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Staying power: Rafael Ortega is hungry to prove to the baseball world that he belongs

10 months agoTony Andracki

Rafael Ortega feels like he has something to prove — to the Cubs and to the rest of the baseball world.

He’s certainly playing like it.

The veteran outfielder collected 3 more hits in Game 1 of Tuesday’s doubleheader, marking the 7th multi-hit game in his last 14 contests.

Since the All-Star Break (25 games), Ortega is hitting .410 with a 1.113 OPS. He’s locked down the starting center field gig and stabilized the leadoff spot in the Cubs lineup.

“Honestly, I’ve never had a doubt that I had the ability to be a major league starter and a major league player,” Ortega said through a translator. “It’s all about having the opportunity, being given a proper chance. I think I’m receiving that right now and that’s what I’m taking advantage of.”

Ortega was sure to thank the Cubs for the opportunity and nobody can argue that he’s not making the most of it.

The question now becomes — is the 30-year-old journeyman going to play himself into a role on the Cubs beyond 2021?

The Cubs are Ortega’s seventh professional organization. He signed as a minor-league free agent in November after stints with the Colorado Rockies, St. Louis Cardinals, Los Angeles Angels, San Diego Padres, Miami Marlins and Atlanta Braves.

At all those stops, he never received much of an opportunity to play regularly.

He appeared intermittently in 66 games in L.A. throughout the course of the 2016 season and got a 41-game audition with the Marlins at the end of 2018.

Throughout 13 minor-league seasons, Ortega has hit .292/.360/.425 (.785 OPS). During his last full season in the minors (2019), he posted an .898 OPS with 21 homers and 14 stolen bases.

Thanks in large part to the pandemic, Ortega has gone three years in between extended opportunities in the big leagues and now that he has a chance with the Cubs, he’s hungry to prove why he can stick around.

“It’s really about establishing yourself, maintaining that performance at the major league level,” Ortega said. “At first, it was all about making the major leagues but I found out it’s not just about making it, it’s about establishing that consistent production every time you’re out there.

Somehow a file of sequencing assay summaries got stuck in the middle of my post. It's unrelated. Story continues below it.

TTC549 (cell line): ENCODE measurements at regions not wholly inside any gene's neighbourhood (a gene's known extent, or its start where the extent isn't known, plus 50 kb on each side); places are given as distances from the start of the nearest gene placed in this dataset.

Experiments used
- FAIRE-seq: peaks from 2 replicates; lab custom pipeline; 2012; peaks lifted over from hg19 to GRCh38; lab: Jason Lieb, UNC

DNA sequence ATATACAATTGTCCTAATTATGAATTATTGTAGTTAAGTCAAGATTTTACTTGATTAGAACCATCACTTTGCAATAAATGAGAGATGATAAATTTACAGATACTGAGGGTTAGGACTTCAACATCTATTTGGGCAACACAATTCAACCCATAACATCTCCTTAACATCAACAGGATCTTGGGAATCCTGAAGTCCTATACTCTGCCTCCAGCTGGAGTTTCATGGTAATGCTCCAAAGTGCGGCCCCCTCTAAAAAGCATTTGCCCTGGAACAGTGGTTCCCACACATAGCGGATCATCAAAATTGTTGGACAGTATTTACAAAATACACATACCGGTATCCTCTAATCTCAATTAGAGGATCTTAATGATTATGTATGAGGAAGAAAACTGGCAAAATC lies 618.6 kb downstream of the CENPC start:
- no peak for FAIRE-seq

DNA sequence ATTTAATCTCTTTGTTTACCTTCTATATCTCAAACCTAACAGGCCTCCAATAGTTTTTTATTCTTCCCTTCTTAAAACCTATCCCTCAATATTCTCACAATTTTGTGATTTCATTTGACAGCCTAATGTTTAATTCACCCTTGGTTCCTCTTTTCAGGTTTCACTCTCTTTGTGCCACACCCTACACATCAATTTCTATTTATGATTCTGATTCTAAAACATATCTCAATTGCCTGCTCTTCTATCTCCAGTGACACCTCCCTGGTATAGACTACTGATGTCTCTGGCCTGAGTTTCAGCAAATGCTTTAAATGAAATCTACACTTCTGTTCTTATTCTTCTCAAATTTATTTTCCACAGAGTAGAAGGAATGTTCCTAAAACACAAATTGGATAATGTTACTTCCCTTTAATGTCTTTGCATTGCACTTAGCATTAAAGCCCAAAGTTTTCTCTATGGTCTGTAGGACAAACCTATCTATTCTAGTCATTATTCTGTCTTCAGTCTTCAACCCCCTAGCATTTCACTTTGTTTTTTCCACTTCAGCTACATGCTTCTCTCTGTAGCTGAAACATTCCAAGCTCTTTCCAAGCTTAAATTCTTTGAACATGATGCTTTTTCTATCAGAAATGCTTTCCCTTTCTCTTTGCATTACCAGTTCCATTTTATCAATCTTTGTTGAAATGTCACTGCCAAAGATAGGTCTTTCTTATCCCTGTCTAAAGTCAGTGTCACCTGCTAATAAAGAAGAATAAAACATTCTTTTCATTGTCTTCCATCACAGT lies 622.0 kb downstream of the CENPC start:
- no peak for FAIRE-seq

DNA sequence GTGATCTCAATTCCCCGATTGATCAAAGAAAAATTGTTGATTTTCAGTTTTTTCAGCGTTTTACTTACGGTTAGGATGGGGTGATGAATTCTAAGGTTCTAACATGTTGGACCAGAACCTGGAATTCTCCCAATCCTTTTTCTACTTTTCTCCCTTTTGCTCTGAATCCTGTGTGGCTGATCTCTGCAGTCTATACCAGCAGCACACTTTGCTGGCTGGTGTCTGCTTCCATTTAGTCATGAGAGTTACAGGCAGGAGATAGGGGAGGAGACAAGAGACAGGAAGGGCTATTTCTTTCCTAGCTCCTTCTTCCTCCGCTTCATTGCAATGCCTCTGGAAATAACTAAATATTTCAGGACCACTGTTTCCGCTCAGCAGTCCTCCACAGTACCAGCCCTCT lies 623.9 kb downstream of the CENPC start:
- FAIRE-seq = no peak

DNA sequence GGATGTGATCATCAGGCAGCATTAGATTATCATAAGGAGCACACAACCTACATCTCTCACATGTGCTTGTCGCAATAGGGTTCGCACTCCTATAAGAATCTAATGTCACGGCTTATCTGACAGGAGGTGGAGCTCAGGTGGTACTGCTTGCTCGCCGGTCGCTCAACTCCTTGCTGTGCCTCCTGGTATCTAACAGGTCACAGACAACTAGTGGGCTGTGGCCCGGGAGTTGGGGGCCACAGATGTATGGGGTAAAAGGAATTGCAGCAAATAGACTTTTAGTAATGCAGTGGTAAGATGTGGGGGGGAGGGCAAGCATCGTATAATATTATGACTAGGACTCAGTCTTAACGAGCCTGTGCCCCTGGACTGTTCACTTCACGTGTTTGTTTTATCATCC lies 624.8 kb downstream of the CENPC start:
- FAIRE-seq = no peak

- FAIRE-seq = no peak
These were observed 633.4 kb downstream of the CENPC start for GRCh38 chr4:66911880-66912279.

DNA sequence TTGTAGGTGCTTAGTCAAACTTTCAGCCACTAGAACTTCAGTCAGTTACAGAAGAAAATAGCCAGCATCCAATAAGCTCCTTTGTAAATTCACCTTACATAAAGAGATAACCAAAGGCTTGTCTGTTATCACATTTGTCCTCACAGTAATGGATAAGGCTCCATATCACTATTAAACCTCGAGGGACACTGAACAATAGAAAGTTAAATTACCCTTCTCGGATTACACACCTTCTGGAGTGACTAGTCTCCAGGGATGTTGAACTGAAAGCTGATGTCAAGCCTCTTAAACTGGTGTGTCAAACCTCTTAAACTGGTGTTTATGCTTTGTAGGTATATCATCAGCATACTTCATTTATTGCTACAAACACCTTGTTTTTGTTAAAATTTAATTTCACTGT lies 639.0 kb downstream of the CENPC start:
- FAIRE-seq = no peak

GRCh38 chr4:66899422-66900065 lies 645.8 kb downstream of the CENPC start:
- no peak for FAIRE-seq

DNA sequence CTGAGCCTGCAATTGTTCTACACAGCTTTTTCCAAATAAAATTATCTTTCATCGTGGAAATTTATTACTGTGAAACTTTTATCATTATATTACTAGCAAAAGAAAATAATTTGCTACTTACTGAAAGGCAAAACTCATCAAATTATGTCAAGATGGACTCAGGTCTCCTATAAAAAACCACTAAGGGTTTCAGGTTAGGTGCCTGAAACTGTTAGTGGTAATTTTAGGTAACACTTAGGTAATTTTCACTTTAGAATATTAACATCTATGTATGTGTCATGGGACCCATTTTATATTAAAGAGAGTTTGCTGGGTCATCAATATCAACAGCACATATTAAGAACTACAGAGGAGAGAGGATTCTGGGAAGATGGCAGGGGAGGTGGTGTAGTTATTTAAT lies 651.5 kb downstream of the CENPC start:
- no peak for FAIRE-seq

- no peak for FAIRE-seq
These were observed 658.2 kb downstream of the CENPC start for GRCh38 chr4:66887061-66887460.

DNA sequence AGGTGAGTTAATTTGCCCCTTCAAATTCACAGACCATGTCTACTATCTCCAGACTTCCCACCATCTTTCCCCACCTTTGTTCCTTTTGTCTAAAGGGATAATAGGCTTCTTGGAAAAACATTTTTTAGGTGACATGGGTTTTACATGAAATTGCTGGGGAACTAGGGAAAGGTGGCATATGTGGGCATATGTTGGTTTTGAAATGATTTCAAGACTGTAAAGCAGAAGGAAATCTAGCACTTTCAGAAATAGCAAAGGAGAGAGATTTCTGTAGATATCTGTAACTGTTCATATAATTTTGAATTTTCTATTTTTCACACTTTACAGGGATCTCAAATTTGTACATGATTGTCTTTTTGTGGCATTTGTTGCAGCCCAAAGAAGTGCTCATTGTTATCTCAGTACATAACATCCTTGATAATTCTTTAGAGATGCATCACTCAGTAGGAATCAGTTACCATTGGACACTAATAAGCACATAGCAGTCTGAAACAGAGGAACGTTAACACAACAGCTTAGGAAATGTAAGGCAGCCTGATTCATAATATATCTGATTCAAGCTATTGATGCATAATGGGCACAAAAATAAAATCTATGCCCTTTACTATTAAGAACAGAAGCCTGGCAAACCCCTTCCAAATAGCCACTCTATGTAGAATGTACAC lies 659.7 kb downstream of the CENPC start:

“I’m grateful to the Chicago Cubs for giving me this opportunity to be here. But what I’m trying to show them is I can do this every day. I can maintain this same type of production moving forward. Putting in the effort, putting in the work to maintain that consistency moving forward and hopefully making the organization give me a chance in the future.”

The Cubs traded away nine players at the deadline, three of which were outfielders (Kris Bryant, Joc Pederson, Jake Marisnick).

That opened the door to a regular role for Ortega, who had worked almost exclusively as a reserve in his first couple months with the team.

“He’s out proving that he’s a major league player and is consistent,” David Ross said. “He earned this. He earned it early on with some pinch-hit at-bats and how he got on base. It’s a line drive swing to all fields. He’s in every at-bat. You don’t ever feel like he’s overmatched.

“He’s done a really nice job, played a really nice center field and has stayed really consistent. It’s been really fun to watch and happy he’s taking advantage of a great opportunity.”

Ortega is out of minor-league options but he is still under team control for five years after this season.

Whether or not he can be a long-term piece is still a question without an answer but Ortega sure looks like he’s playing his way into at least a bench role on the 2022 Cubs.

Ortega also understands his opportunity is about more than just himself. It’s also a livelihood for his wife and two kids.

“They’ve been there for me ever since the beginning,” he said. “The ups and downs, the achievements. They’re really the driving force for me and what I’m doing right now and what I’ve done throughout my career. Whenever I face some sort of obstacle or if I’m sad or frustrated, they bring me up so that I can continue to do what I do and produce.

“I just want to give them a better future. Hopefully establishing myself in the big leagues allows me to provide them a better future for my children and my wife.”

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